> file. The user can display any combination of these all the way from none of
> them to all of them. I believe that for the GutenPrint drivers that there
> are about 7 or 8 advanced options groups defined in a typical PPD. These go
> from things like changing the paper size and media type (many users will use
> these) to setting things like GCR and ink limits (almost on one uses these).
> What we are talking about is adding a CM options group that is not
> controlled by the PPD, since these are not driver related options, that has
> those options needed for CM.
> These CM options might include things like rendering intent overrides,
> profile overrides and opt out among other things. Since we have some control
> over how we would like this presented to users we could make sure that all
> of the CM options were marked with something like "For experts only" which
> would prevent most nave users from playing with them. We might also make it
> so that these were always set to default values so that the user would have
> to override them each time they printed. This would keep nave users from
> changing the default CM settings for more than one print job and this would
> prevent the vast majority of use cases where a nave user changes something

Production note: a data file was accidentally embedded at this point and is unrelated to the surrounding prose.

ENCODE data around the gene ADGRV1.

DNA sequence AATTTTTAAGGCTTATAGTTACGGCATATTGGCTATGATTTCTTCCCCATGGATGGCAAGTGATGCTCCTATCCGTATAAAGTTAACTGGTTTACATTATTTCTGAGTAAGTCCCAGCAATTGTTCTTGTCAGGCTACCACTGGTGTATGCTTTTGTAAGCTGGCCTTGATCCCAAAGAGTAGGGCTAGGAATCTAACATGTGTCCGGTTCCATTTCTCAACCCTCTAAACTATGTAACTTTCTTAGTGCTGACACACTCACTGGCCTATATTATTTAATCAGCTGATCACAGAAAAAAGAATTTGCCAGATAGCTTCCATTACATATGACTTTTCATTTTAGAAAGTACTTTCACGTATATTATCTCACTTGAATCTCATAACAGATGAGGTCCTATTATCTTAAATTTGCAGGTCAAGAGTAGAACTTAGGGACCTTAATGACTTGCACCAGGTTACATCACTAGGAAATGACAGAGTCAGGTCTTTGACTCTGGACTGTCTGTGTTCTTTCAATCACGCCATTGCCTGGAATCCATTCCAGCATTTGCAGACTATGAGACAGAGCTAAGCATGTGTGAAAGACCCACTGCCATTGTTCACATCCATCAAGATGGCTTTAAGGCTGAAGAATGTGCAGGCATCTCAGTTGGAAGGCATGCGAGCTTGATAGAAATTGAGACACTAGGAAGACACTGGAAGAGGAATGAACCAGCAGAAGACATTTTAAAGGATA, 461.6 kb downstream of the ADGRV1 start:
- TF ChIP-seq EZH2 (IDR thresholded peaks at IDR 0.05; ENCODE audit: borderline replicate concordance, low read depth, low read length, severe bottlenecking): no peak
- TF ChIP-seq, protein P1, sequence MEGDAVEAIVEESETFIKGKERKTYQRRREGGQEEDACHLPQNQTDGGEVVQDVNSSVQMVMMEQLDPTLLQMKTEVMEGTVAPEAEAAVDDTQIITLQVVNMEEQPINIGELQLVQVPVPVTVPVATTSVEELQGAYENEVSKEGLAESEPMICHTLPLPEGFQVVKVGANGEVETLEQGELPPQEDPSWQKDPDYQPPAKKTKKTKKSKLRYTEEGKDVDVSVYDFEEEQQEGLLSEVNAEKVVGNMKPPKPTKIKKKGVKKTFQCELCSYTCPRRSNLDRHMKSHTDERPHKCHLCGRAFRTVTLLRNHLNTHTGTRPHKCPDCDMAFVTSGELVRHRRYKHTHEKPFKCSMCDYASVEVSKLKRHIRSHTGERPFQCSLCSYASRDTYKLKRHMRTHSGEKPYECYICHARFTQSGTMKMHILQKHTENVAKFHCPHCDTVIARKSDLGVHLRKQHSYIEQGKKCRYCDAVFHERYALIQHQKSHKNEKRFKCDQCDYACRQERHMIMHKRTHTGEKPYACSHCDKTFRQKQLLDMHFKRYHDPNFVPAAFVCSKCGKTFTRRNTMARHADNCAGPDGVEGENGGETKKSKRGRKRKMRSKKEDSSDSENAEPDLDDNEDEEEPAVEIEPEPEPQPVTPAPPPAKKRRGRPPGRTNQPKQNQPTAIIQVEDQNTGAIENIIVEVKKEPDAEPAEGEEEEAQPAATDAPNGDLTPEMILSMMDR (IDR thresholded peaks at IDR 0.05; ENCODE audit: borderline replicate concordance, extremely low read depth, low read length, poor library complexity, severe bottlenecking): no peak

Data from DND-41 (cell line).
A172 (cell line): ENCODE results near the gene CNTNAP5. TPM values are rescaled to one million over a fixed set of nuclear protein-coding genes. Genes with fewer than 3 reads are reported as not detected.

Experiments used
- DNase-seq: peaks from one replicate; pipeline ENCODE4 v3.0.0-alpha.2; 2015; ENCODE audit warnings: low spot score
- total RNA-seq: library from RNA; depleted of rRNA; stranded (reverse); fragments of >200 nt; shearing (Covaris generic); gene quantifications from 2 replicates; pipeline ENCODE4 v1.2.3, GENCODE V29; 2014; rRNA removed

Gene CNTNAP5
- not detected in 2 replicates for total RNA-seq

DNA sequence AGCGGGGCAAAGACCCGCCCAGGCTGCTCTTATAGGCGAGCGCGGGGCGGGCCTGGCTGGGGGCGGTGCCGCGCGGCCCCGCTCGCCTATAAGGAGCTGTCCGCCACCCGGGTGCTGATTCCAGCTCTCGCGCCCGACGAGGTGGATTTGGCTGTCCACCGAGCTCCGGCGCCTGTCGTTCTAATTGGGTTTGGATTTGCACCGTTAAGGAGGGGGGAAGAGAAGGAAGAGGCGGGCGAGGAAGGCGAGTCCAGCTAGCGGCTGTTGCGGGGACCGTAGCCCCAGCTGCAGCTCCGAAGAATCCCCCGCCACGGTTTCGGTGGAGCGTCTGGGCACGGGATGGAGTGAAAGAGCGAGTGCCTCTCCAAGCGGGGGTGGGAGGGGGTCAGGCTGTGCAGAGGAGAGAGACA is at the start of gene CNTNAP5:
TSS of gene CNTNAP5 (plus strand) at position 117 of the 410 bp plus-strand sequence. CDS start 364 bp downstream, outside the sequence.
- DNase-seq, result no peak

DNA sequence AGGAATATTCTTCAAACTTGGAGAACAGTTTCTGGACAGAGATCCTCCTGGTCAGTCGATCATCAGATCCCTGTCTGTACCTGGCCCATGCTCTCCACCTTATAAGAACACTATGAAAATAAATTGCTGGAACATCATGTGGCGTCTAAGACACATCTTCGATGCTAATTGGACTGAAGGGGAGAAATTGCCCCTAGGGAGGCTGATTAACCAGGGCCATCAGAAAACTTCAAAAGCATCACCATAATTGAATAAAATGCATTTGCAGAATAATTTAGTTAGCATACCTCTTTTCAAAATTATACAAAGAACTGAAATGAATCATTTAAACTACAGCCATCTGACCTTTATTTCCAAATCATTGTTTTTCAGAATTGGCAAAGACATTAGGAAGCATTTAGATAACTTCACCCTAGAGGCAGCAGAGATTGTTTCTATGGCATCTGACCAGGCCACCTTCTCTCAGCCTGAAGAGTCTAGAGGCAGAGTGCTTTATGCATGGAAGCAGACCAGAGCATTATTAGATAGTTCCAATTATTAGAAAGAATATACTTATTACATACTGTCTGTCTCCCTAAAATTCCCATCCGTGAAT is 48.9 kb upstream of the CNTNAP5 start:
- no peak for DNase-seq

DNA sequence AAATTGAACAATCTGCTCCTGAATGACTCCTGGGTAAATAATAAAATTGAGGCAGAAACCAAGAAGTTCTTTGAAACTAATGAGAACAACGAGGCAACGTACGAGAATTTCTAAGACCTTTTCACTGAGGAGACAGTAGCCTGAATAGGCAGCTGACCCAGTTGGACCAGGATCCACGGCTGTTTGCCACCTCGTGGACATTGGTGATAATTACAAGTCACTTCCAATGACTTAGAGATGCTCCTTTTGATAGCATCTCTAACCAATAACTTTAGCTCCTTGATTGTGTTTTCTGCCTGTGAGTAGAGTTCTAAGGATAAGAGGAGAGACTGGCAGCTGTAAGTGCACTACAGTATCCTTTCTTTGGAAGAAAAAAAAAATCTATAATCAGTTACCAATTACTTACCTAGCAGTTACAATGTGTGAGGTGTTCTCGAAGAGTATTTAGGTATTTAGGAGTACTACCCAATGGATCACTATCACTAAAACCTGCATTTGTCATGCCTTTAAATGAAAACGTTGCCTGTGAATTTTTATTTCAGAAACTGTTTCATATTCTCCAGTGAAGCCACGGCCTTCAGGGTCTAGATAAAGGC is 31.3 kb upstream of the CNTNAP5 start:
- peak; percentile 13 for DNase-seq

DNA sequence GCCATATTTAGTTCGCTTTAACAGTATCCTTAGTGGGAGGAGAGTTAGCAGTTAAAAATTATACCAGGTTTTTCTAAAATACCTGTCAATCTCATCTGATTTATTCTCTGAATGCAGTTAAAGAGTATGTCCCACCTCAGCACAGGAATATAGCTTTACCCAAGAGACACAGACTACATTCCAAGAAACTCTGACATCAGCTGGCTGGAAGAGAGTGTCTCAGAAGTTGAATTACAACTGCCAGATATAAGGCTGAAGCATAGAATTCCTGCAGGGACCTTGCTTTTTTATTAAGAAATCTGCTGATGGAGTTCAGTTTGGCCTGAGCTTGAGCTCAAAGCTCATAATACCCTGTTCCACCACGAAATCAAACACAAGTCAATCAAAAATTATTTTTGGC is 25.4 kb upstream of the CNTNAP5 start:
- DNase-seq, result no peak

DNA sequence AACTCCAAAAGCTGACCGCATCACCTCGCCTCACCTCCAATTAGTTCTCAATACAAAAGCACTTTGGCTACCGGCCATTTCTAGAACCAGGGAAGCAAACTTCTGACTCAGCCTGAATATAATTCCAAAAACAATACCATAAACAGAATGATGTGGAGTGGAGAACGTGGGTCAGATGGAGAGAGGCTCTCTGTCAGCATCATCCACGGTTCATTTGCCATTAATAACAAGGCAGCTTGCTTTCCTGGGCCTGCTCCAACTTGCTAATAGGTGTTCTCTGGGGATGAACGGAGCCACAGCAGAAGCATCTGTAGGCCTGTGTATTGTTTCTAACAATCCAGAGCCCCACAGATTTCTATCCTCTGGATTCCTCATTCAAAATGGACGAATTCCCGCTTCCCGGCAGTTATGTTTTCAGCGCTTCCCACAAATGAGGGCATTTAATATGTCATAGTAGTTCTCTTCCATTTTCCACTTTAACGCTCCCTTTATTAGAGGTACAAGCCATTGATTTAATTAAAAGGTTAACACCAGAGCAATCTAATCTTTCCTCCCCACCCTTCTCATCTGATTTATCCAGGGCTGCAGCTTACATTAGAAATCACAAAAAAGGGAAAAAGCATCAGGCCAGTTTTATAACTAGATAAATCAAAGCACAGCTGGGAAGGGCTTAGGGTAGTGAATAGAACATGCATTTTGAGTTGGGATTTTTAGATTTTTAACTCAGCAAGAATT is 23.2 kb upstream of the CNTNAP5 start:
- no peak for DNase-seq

> and then can't figure out why their print jobs are giving crappy results. I
> think this would also work for profiling experts since it would only add a
> few mouse clicks for them to opt out each time they print a target.
> I also agree with those that think having a specialized app for printing
> profiling targets is a design error. We shouldn't go there particularly near
> term. Right now we want something that works and we want it sooner rather
> than later and having to create a special app means it happens later. In
> addition, there are the maintainence issues that others have written about.
> Having this in the CPD also gives us some experience at doing this in the
> CPD. If we find that nave users are having issues with it then we can talk
> about removing the CM options or making them so they appear only when the
> calling app requests them or some other way to deal with the issue. I don't
> think we should assume that there is going to be an issue with nave users
> until we have actual cases of it happening.
> I also don't think that the "most apps don't need it so we shouldn't
> provide it" argument holds too much water. First do apps really matter here
> or are use cases what matters? Should the CPD not make ink limits visible to
> users because no apps care about it or use it? Does that question even make
> sense? Or should ink limits be eliminated because there are a very limited
> set of use cases where this is used? This strikes me as a valid question to
> These are very different considerations since one is a question about
> software and the other is about how people do their work. Which of these do
> we really care about? In addition many users will have have more than one
> use case for their printing work flows depending on what they are doing.
> Even our profiling experts often print things like word processing docs,
> emails, PDFs, spreadsheets and perhaps photos or other graphics where they
> use the printer in a very basic way. At other times like when they print
> profiling targets they use a totally different work flow. They may even use
> these different work flows from the same app.